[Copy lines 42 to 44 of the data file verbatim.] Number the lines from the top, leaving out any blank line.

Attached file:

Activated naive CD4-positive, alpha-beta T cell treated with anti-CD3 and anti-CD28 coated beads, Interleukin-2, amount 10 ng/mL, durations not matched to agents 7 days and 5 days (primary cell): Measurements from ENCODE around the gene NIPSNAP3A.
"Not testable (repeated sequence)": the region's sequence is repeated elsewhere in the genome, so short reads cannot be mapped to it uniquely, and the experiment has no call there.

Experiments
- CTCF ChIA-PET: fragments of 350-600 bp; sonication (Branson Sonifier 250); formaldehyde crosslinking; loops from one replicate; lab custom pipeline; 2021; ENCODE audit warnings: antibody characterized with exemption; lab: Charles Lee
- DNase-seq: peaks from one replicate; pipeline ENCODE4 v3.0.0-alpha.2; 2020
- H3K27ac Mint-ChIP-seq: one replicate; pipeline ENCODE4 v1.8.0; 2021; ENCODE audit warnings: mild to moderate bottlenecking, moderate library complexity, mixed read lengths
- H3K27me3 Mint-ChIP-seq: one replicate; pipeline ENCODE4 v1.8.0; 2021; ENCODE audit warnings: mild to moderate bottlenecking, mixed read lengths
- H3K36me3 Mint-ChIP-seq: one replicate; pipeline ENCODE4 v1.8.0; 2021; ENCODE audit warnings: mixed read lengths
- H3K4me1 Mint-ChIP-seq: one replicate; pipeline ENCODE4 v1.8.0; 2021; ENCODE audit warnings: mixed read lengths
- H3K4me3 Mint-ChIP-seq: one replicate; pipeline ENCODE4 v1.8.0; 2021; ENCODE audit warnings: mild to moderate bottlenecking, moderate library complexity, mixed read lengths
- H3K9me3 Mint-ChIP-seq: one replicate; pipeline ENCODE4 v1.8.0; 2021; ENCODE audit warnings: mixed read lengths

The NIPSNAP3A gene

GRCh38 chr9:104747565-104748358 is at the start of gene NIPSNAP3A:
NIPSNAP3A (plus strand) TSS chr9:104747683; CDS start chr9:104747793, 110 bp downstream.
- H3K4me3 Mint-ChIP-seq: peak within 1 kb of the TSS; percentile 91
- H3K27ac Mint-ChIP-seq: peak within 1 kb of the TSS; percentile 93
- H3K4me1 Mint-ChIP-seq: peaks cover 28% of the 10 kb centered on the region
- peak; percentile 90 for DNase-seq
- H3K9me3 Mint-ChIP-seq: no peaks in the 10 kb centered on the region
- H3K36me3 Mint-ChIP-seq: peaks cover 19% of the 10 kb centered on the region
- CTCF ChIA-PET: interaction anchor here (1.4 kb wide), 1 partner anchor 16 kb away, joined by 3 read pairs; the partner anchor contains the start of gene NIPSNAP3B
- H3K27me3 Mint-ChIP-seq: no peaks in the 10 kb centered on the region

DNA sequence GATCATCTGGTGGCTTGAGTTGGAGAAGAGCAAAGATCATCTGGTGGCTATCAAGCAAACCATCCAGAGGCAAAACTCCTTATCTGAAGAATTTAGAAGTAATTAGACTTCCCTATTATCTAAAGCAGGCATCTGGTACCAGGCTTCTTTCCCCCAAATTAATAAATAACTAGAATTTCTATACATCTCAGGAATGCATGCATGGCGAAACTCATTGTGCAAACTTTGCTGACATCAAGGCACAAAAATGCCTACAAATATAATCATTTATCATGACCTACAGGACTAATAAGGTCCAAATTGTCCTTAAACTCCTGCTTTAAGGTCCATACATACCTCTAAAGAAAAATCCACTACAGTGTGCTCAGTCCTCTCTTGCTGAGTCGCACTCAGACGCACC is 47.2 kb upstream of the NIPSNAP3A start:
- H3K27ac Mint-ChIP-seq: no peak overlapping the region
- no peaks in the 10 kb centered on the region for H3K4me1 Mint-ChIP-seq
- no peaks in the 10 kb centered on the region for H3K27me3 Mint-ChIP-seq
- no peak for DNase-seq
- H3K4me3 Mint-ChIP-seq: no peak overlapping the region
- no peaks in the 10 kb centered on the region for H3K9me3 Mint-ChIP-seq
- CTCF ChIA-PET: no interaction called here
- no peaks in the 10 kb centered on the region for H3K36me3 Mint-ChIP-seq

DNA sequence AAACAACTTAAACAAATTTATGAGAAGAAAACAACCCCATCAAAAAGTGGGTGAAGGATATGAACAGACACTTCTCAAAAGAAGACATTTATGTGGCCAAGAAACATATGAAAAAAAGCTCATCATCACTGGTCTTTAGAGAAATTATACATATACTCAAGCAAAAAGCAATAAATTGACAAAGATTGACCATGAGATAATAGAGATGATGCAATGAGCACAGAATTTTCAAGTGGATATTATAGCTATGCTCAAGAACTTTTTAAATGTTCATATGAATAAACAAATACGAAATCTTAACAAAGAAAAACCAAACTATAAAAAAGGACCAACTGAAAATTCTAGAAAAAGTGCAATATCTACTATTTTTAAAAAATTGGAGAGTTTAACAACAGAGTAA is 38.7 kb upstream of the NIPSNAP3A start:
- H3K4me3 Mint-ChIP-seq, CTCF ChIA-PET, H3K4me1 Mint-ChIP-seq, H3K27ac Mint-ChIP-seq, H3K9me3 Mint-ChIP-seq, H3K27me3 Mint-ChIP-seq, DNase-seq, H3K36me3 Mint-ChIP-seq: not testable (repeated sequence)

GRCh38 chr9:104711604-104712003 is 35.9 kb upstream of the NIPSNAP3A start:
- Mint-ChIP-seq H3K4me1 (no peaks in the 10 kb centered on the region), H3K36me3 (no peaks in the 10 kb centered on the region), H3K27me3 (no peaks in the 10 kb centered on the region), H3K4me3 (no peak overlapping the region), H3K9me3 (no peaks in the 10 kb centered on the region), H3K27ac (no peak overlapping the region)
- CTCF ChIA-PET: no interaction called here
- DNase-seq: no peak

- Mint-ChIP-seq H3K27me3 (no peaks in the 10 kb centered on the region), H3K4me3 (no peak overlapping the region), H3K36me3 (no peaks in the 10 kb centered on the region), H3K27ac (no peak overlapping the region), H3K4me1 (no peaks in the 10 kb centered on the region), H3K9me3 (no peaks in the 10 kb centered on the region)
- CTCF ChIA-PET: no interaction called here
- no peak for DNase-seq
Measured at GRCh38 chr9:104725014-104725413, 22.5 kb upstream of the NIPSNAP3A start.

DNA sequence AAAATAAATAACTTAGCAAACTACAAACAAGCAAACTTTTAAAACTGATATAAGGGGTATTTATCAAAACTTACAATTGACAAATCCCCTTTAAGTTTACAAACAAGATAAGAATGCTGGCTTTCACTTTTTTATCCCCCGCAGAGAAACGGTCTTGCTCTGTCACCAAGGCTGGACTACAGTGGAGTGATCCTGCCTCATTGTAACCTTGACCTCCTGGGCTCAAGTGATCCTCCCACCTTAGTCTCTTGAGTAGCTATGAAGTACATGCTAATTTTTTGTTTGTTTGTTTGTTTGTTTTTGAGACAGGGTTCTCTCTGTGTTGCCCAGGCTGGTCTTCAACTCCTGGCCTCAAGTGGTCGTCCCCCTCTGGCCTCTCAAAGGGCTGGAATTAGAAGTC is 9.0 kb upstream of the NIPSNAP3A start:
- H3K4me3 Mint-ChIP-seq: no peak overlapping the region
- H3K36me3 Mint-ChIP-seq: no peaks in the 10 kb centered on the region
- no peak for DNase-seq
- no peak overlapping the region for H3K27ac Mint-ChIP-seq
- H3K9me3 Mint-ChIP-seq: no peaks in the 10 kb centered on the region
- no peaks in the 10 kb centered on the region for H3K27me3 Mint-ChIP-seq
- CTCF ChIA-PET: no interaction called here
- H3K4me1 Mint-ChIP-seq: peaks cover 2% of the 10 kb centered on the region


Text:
DNA sequence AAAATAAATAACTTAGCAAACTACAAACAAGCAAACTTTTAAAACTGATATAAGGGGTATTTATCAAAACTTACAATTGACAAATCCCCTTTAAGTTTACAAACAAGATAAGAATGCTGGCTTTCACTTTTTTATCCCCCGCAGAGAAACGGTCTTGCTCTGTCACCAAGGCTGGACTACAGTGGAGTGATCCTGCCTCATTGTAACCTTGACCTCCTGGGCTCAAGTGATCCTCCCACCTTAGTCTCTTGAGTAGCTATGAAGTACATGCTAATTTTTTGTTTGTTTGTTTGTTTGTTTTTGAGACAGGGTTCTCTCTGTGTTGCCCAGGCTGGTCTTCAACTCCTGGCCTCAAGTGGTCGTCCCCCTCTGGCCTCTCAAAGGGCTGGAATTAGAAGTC is 9.0 kb upstream of the NIPSNAP3A start:
- H3K4me3 Mint-ChIP-seq: no peak overlapping the region
- H3K36me3 Mint-ChIP-seq: no peaks in the 10 kb centered on the region